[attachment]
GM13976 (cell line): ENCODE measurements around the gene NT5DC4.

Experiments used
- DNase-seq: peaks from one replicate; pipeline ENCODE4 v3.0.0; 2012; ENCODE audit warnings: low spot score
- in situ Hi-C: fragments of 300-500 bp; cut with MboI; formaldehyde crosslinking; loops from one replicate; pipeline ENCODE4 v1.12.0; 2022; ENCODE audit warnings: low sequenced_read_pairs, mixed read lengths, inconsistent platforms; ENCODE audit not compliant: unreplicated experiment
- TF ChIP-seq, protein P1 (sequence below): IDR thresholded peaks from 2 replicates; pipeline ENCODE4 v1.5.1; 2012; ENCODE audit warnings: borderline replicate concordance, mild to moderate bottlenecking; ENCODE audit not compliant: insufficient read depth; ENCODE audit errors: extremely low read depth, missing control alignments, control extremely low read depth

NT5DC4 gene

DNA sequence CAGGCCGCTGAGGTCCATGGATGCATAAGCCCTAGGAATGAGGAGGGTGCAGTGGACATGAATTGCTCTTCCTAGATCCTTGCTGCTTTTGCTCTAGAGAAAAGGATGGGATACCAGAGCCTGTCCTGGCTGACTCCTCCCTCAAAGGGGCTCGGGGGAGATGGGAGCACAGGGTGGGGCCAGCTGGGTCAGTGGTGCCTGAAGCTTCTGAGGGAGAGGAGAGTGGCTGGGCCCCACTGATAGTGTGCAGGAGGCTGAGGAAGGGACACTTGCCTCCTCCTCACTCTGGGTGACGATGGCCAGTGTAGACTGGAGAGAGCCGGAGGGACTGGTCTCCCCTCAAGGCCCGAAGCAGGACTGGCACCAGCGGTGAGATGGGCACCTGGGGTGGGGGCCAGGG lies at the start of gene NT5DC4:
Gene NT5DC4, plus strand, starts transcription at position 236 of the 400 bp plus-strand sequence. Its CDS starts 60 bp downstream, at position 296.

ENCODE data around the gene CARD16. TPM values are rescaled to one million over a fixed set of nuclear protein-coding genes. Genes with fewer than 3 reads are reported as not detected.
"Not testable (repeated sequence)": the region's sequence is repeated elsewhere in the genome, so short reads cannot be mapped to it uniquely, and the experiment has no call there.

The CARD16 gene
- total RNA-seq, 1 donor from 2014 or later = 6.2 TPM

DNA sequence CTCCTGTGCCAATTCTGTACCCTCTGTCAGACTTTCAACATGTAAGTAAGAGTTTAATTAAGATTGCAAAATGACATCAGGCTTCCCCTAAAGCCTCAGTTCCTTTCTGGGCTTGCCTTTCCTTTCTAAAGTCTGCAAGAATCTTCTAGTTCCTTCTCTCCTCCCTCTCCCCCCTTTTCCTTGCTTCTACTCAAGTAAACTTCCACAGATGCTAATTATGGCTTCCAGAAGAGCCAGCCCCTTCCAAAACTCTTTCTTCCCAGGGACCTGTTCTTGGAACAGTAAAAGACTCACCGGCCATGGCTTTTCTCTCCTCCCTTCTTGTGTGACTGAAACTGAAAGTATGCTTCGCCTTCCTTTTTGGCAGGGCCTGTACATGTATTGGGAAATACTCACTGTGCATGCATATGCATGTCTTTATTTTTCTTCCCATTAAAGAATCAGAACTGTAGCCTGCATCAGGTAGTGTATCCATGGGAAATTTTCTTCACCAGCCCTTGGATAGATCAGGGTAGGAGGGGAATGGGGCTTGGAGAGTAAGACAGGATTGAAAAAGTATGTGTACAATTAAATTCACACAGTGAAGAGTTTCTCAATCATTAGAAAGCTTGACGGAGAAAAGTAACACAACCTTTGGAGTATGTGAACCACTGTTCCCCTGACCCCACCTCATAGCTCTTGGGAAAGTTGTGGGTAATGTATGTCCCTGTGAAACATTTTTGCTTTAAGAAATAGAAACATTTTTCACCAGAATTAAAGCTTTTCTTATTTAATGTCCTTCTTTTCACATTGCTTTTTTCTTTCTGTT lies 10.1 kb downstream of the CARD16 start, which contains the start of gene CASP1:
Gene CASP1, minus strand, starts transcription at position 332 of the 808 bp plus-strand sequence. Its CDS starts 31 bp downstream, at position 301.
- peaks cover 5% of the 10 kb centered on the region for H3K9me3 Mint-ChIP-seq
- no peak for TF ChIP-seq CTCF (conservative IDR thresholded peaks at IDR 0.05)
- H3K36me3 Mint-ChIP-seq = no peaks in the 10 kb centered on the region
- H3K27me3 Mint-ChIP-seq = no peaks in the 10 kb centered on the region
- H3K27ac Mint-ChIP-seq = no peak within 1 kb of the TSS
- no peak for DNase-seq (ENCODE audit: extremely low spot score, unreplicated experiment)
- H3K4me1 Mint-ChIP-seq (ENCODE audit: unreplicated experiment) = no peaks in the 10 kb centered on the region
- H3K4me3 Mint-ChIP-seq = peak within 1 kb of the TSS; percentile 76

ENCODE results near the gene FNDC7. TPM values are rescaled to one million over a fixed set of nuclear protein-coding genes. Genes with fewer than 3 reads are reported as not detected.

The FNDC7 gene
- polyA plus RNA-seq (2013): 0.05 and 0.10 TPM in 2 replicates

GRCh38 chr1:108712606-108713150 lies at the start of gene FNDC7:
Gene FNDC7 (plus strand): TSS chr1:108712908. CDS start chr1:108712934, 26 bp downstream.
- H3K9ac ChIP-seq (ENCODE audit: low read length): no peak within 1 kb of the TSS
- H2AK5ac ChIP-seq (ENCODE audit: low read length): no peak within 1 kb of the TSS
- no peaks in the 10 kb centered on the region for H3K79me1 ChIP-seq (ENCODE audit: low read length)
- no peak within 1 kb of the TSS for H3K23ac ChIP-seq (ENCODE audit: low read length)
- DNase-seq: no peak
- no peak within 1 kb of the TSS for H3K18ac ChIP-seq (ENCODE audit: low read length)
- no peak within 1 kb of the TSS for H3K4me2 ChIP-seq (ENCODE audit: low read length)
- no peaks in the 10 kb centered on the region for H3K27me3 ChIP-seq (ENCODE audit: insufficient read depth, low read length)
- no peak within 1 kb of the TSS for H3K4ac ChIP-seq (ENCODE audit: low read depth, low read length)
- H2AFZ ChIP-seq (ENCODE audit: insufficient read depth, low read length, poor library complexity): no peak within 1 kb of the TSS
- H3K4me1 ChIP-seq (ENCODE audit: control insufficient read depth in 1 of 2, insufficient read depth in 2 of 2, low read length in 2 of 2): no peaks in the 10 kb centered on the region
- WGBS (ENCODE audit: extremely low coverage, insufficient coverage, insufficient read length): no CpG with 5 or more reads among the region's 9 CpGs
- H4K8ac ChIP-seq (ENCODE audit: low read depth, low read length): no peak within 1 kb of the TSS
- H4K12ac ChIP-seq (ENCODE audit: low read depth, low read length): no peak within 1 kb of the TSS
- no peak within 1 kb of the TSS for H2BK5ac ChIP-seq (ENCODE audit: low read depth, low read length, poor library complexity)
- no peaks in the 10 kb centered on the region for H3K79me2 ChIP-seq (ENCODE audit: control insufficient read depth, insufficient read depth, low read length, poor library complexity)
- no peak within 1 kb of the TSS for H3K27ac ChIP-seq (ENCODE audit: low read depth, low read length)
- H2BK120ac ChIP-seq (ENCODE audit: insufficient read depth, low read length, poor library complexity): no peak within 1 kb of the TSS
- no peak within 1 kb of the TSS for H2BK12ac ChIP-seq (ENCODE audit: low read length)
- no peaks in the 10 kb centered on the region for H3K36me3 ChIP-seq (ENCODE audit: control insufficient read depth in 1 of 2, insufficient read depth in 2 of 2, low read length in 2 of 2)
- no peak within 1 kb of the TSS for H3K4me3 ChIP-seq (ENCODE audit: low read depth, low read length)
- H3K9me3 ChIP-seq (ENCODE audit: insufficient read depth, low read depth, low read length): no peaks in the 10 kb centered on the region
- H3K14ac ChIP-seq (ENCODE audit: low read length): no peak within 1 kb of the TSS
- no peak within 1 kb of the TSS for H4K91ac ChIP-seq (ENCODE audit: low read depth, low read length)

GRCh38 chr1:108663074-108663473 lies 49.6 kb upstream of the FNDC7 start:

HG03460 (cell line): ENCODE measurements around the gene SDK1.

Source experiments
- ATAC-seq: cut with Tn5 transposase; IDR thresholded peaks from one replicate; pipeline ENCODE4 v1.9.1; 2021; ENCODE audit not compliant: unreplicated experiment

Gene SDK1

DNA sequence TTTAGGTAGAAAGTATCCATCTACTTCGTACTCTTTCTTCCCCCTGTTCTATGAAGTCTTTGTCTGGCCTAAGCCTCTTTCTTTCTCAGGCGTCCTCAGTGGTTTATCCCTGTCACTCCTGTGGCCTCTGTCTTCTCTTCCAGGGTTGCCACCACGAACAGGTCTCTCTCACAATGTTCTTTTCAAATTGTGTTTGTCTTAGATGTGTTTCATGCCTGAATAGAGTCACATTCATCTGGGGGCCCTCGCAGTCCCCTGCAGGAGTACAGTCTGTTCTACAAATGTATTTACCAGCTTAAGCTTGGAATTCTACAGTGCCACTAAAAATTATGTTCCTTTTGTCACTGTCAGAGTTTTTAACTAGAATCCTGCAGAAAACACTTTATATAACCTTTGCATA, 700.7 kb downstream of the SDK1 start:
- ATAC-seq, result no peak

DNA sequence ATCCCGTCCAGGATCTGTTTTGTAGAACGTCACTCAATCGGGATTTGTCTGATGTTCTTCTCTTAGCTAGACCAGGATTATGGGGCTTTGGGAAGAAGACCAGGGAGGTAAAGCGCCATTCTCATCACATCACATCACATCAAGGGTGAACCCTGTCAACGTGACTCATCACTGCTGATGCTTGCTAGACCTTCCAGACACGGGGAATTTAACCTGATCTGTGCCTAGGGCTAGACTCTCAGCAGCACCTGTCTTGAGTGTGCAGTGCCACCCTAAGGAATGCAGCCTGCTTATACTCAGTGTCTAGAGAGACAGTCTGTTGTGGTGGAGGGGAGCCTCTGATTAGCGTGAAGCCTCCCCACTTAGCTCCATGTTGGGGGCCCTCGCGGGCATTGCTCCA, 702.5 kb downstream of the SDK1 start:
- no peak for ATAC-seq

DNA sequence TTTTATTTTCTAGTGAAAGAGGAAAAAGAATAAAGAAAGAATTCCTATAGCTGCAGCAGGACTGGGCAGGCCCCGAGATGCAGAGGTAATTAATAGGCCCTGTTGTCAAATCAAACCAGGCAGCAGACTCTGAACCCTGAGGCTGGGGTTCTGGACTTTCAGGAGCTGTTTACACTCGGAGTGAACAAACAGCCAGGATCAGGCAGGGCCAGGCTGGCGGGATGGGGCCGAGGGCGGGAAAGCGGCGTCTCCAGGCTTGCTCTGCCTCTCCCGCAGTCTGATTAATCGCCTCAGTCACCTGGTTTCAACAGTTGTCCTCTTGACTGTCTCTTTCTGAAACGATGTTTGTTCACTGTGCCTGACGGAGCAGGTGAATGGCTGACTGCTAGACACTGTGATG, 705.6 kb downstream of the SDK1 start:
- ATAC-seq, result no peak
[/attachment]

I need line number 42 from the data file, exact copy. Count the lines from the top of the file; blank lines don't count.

- no peak within 1 kb of the TSS for H2BK5ac ChIP-seq (ENCODE audit: low read depth, low read length, poor library complexity)